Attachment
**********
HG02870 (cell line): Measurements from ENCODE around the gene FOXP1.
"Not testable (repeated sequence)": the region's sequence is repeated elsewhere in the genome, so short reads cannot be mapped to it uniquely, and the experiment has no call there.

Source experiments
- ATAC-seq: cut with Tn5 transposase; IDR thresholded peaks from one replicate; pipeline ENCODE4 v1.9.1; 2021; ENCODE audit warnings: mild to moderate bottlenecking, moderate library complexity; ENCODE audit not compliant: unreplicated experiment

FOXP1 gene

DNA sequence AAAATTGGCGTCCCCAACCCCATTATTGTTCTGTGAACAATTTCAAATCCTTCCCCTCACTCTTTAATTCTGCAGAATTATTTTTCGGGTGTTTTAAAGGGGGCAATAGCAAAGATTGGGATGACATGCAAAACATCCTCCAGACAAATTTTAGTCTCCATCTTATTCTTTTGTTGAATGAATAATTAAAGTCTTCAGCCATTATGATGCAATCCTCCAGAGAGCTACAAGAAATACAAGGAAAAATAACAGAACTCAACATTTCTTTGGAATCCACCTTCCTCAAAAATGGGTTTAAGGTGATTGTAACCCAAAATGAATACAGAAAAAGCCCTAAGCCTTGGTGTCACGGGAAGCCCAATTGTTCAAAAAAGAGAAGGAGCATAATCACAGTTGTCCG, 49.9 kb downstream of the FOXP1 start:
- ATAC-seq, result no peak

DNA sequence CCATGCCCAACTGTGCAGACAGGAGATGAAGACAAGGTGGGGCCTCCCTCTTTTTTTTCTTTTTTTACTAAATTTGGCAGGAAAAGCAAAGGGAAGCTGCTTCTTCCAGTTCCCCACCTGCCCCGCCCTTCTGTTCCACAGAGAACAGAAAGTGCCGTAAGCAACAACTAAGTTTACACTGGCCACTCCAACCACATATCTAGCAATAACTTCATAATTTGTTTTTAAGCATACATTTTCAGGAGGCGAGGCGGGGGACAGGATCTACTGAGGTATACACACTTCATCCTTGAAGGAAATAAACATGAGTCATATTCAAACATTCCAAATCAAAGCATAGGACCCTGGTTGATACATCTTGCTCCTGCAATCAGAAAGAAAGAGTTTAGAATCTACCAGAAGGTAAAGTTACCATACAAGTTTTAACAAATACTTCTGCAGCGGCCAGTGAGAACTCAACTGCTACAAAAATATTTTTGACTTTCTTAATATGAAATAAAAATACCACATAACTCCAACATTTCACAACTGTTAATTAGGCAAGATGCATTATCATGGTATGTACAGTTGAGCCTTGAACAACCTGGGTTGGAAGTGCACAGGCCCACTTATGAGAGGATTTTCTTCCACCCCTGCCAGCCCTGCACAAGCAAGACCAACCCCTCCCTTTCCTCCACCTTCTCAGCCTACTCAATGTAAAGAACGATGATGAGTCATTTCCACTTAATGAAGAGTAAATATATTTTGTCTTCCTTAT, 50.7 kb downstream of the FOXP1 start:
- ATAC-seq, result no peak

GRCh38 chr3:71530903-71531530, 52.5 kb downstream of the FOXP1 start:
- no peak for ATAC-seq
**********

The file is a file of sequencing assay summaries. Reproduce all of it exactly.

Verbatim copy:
HG02870 (cell line): Measurements from ENCODE around the gene FOXP1.
"Not testable (repeated sequence)": the region's sequence is repeated elsewhere in the genome, so short reads cannot be mapped to it uniquely, and the experiment has no call there.

Source experiments
- ATAC-seq: cut with Tn5 transposase; IDR thresholded peaks from one replicate; pipeline ENCODE4 v1.9.1; 2021; ENCODE audit warnings: mild to moderate bottlenecking, moderate library complexity; ENCODE audit not compliant: unreplicated experiment

FOXP1 gene

DNA sequence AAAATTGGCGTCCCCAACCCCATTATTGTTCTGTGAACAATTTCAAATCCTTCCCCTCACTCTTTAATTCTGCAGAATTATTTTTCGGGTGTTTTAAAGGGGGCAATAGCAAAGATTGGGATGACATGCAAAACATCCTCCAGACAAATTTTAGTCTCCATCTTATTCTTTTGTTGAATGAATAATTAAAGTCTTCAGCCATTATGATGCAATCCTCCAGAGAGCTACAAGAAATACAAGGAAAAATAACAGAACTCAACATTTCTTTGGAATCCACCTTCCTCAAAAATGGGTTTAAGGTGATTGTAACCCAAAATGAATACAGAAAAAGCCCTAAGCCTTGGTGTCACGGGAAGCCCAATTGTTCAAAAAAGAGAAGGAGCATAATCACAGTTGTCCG, 49.9 kb downstream of the FOXP1 start:
- ATAC-seq, result no peak

DNA sequence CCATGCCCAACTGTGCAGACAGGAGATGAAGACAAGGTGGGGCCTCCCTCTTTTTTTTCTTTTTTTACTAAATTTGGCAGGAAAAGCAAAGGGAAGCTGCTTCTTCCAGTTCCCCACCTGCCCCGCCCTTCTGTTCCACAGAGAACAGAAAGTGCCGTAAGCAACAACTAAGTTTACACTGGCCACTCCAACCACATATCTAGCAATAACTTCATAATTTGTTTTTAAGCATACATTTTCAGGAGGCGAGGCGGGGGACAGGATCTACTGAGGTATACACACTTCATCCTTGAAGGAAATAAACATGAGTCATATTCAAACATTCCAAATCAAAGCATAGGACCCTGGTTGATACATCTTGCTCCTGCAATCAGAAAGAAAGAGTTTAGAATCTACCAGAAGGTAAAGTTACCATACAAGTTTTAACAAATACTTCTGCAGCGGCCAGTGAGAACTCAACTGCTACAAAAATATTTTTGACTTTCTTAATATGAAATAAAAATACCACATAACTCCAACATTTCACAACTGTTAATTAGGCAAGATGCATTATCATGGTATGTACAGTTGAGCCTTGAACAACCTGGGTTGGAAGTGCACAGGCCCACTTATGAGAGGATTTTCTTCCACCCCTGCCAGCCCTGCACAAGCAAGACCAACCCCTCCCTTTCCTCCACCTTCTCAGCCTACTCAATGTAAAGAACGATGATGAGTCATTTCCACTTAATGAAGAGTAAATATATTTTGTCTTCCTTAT, 50.7 kb downstream of the FOXP1 start:
- ATAC-seq, result no peak

GRCh38 chr3:71530903-71531530, 52.5 kb downstream of the FOXP1 start:
- no peak for ATAC-seq